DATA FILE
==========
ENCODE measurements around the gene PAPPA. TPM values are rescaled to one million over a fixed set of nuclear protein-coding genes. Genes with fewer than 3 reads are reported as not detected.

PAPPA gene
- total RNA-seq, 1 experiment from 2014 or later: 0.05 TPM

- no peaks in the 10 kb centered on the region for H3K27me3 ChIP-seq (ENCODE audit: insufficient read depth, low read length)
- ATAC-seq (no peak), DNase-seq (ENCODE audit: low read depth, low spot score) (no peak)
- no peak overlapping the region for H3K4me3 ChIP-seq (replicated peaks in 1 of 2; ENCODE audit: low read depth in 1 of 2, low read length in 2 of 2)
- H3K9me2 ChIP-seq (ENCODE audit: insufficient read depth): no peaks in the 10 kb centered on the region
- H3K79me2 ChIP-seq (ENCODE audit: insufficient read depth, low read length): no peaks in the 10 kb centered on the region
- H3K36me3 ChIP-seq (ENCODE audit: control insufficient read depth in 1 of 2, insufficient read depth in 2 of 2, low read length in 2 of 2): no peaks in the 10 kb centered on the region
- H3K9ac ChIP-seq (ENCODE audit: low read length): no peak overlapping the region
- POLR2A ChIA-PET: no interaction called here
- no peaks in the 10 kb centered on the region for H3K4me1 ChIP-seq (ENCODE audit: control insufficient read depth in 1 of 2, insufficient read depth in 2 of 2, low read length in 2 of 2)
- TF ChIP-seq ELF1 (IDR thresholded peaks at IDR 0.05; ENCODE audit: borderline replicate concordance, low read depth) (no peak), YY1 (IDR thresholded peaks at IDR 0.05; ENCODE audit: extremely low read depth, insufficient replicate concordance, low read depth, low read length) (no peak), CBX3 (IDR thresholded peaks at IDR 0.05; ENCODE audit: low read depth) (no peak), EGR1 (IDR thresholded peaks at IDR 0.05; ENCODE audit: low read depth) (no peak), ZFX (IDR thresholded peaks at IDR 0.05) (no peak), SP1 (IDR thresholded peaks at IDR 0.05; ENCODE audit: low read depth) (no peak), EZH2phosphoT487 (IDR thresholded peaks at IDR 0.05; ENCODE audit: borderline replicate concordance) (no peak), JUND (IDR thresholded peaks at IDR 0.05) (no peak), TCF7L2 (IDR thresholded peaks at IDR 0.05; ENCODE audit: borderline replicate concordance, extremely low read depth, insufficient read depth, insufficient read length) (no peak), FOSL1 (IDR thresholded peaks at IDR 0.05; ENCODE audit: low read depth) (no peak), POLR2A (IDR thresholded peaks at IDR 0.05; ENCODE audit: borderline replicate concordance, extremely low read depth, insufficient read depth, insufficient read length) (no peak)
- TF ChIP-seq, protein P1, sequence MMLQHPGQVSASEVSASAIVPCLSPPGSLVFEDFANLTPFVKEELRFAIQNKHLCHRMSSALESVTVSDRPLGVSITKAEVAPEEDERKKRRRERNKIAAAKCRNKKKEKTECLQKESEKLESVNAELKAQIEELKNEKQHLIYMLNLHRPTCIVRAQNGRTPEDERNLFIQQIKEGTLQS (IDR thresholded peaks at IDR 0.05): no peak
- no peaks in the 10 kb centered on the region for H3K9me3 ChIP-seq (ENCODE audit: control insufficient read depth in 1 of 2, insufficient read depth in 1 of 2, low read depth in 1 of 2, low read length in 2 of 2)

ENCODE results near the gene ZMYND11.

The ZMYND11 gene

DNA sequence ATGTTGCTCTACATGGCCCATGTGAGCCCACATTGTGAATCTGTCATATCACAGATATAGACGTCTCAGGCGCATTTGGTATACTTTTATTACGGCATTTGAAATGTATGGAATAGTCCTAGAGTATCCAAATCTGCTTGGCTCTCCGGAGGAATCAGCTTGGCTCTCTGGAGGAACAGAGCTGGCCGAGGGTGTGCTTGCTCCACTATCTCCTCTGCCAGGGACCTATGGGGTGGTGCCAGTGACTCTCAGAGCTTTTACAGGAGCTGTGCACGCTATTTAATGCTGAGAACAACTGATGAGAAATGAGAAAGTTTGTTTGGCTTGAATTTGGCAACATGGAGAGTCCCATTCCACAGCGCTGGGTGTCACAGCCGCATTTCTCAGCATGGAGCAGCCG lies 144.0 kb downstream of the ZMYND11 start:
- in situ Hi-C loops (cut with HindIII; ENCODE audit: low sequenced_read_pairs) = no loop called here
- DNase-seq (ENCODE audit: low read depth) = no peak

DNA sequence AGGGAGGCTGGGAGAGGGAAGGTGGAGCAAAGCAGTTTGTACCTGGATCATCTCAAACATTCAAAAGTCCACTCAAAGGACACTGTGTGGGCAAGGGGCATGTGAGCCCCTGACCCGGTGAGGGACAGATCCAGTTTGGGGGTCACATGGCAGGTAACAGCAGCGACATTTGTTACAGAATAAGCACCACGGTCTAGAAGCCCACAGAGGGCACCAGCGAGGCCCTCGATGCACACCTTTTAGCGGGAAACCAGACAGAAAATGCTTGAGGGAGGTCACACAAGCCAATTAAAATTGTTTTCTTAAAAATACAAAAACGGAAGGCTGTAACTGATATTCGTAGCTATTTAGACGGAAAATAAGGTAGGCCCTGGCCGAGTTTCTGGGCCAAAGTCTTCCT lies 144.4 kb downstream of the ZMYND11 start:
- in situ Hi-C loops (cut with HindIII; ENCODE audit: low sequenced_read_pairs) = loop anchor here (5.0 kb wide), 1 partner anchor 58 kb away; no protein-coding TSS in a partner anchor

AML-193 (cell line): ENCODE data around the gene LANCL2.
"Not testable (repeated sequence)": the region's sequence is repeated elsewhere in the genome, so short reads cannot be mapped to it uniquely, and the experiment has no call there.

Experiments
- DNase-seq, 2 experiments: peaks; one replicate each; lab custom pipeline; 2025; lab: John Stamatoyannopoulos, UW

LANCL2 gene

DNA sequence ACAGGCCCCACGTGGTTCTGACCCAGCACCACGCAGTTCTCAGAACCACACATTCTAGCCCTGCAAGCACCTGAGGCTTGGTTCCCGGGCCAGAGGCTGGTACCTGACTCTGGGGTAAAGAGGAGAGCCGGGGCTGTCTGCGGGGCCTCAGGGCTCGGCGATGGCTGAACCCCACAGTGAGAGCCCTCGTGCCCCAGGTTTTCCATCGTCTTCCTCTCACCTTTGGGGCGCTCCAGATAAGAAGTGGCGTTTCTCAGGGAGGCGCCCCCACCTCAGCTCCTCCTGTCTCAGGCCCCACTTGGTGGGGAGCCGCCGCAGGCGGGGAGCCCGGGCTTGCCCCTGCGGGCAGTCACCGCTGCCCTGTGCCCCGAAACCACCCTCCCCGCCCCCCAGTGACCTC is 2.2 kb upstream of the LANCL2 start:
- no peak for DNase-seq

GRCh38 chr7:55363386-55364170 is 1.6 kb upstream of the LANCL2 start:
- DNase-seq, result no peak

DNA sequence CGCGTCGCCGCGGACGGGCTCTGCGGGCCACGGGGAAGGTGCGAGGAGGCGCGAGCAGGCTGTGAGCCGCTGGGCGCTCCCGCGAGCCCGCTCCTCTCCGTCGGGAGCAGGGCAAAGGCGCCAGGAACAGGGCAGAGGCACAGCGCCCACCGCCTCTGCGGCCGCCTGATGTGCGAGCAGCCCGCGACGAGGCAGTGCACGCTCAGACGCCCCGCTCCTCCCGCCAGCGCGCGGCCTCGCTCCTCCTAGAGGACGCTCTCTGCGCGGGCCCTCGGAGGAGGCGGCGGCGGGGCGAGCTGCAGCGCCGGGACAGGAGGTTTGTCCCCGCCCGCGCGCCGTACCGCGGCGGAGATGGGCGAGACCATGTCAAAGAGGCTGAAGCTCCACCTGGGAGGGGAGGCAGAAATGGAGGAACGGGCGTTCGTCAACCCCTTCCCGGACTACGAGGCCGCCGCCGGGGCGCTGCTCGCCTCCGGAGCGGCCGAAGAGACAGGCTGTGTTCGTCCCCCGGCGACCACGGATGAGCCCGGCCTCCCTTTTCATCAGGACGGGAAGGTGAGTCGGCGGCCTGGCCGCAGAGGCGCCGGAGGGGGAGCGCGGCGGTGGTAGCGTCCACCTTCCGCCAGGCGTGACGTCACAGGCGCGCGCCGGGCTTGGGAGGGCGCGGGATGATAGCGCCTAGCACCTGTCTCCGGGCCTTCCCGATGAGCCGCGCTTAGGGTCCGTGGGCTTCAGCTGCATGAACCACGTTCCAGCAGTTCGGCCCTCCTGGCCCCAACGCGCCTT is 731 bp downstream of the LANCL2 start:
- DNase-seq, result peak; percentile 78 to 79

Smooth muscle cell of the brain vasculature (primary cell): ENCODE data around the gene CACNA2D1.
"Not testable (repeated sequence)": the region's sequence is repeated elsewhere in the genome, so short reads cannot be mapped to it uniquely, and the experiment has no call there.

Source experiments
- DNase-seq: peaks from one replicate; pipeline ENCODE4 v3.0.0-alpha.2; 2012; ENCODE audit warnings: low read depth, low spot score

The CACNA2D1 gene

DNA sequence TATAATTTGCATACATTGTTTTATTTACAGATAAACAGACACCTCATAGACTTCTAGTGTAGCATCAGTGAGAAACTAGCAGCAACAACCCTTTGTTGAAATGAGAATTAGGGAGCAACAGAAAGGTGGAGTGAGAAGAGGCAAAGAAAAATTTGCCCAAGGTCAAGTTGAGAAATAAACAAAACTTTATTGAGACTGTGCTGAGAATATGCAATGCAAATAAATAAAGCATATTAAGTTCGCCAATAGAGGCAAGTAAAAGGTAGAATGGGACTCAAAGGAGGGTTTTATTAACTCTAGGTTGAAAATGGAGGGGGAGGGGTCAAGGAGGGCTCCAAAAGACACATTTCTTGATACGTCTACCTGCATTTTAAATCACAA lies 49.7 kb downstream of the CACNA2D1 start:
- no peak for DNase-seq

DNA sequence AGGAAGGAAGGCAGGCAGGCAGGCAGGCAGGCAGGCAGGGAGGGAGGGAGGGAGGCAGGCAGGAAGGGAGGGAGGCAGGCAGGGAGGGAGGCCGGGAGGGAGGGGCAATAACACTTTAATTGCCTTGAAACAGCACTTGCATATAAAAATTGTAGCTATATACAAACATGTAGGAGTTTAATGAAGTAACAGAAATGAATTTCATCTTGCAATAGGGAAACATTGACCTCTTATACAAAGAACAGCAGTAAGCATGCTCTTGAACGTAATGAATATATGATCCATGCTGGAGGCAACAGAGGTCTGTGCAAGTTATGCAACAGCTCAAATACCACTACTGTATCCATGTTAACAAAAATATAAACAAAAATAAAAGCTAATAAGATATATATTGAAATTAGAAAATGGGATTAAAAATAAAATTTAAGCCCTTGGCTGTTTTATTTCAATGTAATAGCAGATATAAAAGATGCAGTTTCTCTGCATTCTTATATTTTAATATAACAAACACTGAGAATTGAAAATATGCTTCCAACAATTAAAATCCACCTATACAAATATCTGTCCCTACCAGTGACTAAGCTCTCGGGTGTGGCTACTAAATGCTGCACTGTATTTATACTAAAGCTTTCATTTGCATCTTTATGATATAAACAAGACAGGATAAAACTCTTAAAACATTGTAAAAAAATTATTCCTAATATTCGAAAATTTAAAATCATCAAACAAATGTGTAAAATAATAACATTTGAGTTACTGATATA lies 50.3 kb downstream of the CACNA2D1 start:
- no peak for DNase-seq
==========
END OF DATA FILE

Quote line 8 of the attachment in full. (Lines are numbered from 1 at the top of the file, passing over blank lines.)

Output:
- H3K79me2 ChIP-seq (ENCODE audit: insufficient read depth, low read length): no peaks in the 10 kb centered on the region